Inventory of the John Chamberlain Papers, 1954-1959
Book reviewer, editor, and author of The Roots of Capitalism, published in 1959.
Collection contains Chamberlain's working draft for The Roots of Capitalism, with both handwritten and typescript pages. Also includes a notebook with his thoughts and notes on economic history, a letter of correspondence from a publisher about The Roots of Capitalism, and galley proofs from Citadel, Market, and Altar (1957) and MacArthur 1941-1951 (1954).
- David M. Rubenstein Rare Book & Manuscript Library, Duke University
- Chamberlain, John, 1903-1995.
- John Chamberlain Papers, 1954-1959
- Language of Material
- 0.6 Linear Feet, 350 Items
- For current information on the location of these materials, please consult the Library's online catalog.
The collection consists of working drafts and final drafts of Chamberlain's The Roots of Capitalism (1959), with both typescript and manuscript pages holding heavy corrections and additions. There are approximately 350 pages, some with yellowing, but generally the materials are in good condition.
Also included are a commonplace notebook with about 45 pages filled with notes on Ricardo, Mill, and Carl Menger, along with general economic history notes. Another component of the collection are the galley proofs for two of Chamberlain's other works: the first is Spencer Health's Citadel, Market, and Altar, published 1957, to which Chamberlain contributed the foreward; the second is MacArthur, 1941-1951, published 1954, which Chamberlain co-authored with Charles Andrew Willoughby.
Collection is open for research.
However, collection may contain materials to which the Acknowledgment of Legal Responsibilities and Privacy Rights form applies. Patrons must sign this form before using this collection.
Also, all or portions of this collection may be housed off-site in Duke University's Library Service Center. Consequently, there may be a 24-hour delay in obtaining these materials.
Please contact Research Services staff before visiting the David M. Rubenstein Rare Book & Manuscript Library to use this collection.
The copyright interests in this collection have not been transferred to Duke University. For more information, consult the copyright section of the Regulations and Procedures of the David M. Rubenstein Rare Book & Manuscript Library.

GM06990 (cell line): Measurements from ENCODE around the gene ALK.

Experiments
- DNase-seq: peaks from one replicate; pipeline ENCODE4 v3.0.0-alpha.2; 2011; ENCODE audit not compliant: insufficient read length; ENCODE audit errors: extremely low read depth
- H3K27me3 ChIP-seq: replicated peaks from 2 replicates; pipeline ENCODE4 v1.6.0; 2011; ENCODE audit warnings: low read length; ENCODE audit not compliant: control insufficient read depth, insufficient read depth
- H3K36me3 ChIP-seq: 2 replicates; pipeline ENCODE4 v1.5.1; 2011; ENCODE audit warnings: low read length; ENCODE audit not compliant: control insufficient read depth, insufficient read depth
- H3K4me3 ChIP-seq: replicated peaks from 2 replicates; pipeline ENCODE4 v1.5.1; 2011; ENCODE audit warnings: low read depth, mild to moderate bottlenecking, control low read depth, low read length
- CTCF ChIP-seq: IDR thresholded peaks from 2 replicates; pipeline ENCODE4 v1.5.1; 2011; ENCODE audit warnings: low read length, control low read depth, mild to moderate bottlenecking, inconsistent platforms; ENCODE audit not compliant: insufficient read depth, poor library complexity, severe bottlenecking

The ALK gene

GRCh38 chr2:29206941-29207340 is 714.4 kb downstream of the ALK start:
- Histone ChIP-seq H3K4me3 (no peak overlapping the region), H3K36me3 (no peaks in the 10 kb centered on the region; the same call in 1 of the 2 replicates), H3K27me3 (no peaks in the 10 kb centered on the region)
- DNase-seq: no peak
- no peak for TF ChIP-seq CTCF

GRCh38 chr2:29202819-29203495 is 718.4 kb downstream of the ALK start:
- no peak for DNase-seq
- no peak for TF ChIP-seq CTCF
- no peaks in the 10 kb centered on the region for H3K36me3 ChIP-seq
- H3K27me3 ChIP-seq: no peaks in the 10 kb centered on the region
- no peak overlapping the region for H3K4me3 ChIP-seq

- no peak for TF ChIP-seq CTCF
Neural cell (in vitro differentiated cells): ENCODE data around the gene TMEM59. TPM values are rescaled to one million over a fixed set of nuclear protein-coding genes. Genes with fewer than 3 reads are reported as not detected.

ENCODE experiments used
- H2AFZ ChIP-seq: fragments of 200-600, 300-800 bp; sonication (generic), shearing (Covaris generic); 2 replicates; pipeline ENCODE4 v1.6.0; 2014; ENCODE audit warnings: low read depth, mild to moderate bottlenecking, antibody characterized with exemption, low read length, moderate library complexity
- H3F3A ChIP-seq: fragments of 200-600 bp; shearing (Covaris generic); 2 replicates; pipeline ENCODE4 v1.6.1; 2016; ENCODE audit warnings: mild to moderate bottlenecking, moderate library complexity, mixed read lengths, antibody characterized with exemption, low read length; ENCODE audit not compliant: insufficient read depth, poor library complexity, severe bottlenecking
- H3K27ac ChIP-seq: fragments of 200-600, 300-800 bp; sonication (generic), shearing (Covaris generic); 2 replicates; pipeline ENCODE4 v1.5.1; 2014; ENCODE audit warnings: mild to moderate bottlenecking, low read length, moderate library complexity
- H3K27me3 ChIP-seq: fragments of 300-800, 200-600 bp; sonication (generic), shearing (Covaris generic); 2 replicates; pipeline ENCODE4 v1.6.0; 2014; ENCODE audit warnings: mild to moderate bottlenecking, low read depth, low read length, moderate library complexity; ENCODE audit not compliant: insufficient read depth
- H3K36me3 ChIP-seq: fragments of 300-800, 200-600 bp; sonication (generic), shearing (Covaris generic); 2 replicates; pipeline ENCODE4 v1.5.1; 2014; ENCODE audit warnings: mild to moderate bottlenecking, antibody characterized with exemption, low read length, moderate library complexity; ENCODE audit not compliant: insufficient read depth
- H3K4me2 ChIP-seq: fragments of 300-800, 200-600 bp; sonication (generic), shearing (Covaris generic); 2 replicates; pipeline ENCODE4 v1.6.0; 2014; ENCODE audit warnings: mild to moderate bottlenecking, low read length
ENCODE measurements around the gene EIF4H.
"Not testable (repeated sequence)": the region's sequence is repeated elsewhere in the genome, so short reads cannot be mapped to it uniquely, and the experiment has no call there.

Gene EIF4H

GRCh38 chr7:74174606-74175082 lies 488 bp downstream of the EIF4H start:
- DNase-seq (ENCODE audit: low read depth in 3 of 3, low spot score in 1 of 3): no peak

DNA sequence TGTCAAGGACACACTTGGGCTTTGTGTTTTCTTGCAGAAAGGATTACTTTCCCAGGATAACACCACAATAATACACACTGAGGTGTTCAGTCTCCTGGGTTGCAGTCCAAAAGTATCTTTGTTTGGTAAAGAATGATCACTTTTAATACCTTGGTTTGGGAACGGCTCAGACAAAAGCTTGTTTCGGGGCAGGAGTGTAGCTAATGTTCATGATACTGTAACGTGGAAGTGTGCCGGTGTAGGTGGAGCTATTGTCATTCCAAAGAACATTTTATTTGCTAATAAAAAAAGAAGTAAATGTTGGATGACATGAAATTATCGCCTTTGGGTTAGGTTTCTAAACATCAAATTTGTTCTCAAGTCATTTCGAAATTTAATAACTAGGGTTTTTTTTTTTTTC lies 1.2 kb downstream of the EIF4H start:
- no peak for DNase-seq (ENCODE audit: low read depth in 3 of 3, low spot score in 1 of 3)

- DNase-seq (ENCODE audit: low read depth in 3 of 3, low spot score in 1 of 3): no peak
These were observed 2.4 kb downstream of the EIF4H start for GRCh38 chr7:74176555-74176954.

John Chamberlain (1903-1995) was a significant figure in the American intellectual conservative movement that flourished beginning in the early 1940s. Following graduation from Yale in 1925, he embarked on a distinguished career in journalism and wrote several books, of which The Roots of Capitalism is considered his most important. Two others for which he is remembered are Farewell to Reform (1932) and The Enterprising Americans: A Business History of the United States (1963). Chamberlain also wrote the foreward to the American edition of Hayek's Road to Serfdom (1944), and was a contributing editor for the National Review.
|1925||Graduated from Yale University|
|1926-1930s||Book reviewer and editor, New York Times|
|1932||Author, Farewell to Reform (republished 1958)|
|1936-1941||Editorial staff, Fortune|
|1940||Author, American Stakes|
|1941-1950||Editorial staff, Life|
|1944||Wrote the foreward for F.A. Hayek's The Road to Serfdom|
|1950-1956||Editor, The Freeman periodical|
|1950-1960||Editorial writer, The Wall Street Journal|
|1955||First wife, Margaret Sterling Chamberlain, died|
|1956||Married second wife, Ernestine Stodelle Chamberlain|
|1959||Author, The Roots of Capitalism|
|1963||Author, The Enterprising Americans: A Business History of the United States (republished 1991)|
|1982||Author of his autobiography, A Life With the Printed Word|
|1995 April 9||Died|
[Identification of item], John Chamberlain Papers, David M. Rubenstein Rare Book & Manuscript Library, Duke University
The John Chamberlain Papers were received by the David M. Rubenstein Rare Book & Manuscript Library as a purchase in 2010.
Processed by Meghan Lyon, February 2011
Encoded by Meghan Lyon, February 2011
Accession 2010-0206 is described in this finding aid.
Descriptive sources and standards used to create this inventory: DACS, EAD, NCEAD guidelines, and local Style Guide.
This finding aid is NCEAD compliant.